Location: Horticultural Crops ResearchTitle: Salinity from NaCl changes the nutrient and polyphenolic composition of basil leaves
Submitted to: Industrial Crops and Products
Publication Type: Peer Reviewed Journal
Publication Acceptance Date: 10/15/2018
Publication Date: 1/15/2019
Citation: Scagel, C.F., Lee, J., Mitchell, J.N. 2019. Salinity from NaCl changes the nutrient and polyphenolic composition of basil leaves. Industrial Crops and Products. 127:119-128. https://doi.org/10.1016/j.indcrop.2018.10.048.
Interpretive Summary: Yield and composition of basil were assessed when grown hydroponically with different levels of salinity from sodium chloride (NaCl). Hydroponic solutions with salinity as high as 10 dS/m had no impact on leaf biomass after 71 d. Effects of salinity on leaf polyphenolic profiles depended on the level of salinity and cultivar. Salinity altered leaf composition at lower salinity levels than those that influenced biomass yield. Decreasing availability and rising costs of high quality water for irrigation results in more frequent use of saline water sources in many crop production systems. Our data suggest that water sources with salinity of <5 dS/m can be used to hydroponically grow basil with little effect on leaf polyphenolics.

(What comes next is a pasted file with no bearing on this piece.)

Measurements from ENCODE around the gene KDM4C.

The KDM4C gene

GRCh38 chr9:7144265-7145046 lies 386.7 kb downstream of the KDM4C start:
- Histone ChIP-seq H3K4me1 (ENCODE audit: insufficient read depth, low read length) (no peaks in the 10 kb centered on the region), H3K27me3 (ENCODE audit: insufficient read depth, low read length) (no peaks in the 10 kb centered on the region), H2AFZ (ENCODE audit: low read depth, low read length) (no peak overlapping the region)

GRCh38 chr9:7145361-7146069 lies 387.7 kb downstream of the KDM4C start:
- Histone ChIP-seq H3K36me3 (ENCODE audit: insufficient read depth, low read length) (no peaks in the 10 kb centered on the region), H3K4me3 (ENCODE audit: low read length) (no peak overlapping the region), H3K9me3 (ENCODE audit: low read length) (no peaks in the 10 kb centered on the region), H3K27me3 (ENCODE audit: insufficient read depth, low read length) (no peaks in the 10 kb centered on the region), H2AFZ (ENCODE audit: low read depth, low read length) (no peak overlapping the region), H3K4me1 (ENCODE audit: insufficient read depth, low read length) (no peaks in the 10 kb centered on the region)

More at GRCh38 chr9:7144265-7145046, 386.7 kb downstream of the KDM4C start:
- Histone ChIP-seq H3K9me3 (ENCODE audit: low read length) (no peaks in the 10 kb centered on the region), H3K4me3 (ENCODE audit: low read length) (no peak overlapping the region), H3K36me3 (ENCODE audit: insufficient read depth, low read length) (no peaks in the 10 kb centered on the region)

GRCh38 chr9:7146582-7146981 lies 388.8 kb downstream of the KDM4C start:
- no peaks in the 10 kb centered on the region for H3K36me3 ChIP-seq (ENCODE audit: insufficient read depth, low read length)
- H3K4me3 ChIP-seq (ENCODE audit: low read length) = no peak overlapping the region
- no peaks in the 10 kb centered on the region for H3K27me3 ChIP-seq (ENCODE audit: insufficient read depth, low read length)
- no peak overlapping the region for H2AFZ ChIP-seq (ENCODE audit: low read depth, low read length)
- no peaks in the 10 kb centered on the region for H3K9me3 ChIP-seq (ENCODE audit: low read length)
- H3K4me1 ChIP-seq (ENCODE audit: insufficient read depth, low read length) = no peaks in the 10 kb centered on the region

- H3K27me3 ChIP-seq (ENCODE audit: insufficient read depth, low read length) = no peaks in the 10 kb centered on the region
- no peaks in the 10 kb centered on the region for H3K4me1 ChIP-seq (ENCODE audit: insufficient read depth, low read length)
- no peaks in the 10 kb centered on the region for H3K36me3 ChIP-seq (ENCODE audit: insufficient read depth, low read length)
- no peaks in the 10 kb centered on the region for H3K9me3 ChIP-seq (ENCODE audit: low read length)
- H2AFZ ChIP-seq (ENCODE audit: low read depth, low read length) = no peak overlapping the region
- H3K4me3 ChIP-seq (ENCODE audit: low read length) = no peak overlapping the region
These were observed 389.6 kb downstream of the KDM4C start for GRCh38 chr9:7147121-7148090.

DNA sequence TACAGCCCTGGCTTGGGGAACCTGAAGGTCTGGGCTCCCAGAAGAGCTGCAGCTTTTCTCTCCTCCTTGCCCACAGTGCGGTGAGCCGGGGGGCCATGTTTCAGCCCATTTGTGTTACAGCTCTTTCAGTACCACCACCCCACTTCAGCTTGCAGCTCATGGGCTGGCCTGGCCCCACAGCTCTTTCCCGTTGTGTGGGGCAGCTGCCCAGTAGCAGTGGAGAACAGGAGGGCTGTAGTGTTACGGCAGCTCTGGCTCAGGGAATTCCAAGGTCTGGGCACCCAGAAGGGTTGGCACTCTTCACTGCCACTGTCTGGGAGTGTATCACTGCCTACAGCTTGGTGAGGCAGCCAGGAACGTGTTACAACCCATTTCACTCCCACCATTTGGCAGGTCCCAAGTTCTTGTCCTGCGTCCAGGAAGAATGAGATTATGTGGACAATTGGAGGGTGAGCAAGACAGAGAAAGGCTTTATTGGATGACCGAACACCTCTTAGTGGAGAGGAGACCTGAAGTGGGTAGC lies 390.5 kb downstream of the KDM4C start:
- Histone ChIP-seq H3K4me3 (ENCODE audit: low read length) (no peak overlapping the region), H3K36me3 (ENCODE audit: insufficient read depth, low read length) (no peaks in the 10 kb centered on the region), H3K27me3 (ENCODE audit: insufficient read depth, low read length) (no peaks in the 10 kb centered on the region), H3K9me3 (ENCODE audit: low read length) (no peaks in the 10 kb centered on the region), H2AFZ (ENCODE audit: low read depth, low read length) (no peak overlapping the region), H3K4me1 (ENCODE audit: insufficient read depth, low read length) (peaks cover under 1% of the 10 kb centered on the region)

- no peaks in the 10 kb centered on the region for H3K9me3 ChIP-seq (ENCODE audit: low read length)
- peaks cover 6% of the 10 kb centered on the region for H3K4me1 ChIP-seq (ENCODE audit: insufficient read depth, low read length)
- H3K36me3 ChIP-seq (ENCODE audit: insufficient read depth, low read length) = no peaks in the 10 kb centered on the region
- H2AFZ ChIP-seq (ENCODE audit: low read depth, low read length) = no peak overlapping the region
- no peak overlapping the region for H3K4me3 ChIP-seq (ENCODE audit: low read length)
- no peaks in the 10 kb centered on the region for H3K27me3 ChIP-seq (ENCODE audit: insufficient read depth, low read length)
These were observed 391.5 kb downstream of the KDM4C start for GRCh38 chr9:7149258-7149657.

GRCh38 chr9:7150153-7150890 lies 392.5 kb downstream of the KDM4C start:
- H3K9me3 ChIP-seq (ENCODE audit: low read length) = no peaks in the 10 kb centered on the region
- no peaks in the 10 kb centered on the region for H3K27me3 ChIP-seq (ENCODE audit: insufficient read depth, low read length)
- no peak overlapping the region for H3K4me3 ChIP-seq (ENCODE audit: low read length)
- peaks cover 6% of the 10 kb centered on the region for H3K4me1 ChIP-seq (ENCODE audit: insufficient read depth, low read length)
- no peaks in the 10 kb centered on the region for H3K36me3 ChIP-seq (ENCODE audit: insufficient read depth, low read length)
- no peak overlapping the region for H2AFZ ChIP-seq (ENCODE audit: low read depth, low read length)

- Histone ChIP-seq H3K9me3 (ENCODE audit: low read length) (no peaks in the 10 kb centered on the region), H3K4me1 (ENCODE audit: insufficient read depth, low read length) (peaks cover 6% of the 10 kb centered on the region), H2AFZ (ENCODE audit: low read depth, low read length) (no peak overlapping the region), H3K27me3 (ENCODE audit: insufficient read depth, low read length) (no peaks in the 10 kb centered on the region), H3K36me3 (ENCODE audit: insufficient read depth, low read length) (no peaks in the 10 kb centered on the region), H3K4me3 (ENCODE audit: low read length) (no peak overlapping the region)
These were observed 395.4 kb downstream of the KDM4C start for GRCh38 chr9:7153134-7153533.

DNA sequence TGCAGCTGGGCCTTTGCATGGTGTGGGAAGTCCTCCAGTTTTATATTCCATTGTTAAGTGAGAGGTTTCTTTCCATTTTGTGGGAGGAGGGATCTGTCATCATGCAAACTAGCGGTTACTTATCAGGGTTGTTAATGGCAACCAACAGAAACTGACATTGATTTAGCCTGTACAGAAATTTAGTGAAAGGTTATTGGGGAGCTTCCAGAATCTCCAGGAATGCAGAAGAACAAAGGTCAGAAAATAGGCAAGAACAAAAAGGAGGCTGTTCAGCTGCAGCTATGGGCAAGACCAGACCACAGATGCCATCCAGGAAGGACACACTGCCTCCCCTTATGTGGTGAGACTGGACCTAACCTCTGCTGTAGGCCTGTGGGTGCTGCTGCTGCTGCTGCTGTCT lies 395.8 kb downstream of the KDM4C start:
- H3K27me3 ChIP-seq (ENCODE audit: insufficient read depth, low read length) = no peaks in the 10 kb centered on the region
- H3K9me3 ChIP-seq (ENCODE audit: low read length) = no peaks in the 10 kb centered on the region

Technical Abstract: Decreasing availability and rising costs of high quality water for irrigation results in more frequent use of saline water sources in many crop production systems. The effects of salinity on biomass yield has been the focus of most salinity studies with basil, and a few studies have reported how salinity influences basil polyphenolic composition. Two basil cultivars [Ocimum basilicum ‘Sweet Broadleaf’ (SB) and ‘Siam Queen’ (SQ)] were grown hydroponically for 71 d with four different levels of NaCl (no NaCl, Low, Moderate, and High) to determine whether the phenolic composition of leaves is altered by salinity. Salinity in the hydroponic solution reached as high as 20 dS m-1 at the highest NaCl level. Salinity had no influence on leaf color or plant mortality and minimal leaf necrosis occurred during the experiment. Compared to controls, NaCl decreased leaf biomass only at the highest salinity level. Salinity increased K accumulation in leaves, and plants generally excluded Na from leaves except at the highest NaCl level. Levels of salinity that altered basil leaf polyphenolic and nutrient composition were lower than those that influenced yield (leaf biomass). In both cultivars, salinity increased leaf accumulation of certain caffeic acid derivatives, caftaric acid, cinnamyl malic acid, and feruloyl tartaric acid and decreased production of chicoric acid. In SB, salinity increased leaf accumulation of the two of the major polyphenolics in basil leaves, quercetin-rutinoside and rosmarinic acid. In contrast, salinity decreased accumulation of rosmarinic acid in SQ leaves. Effects of salinity on leaf accumulation of elements other than Na, Cl, K, and Mg, were not directly related to effects of salinity on polyphenolics. Salinity levels that do not influence biomass yield in basil may negatively impact yield of certain polyphenolics important to product quality.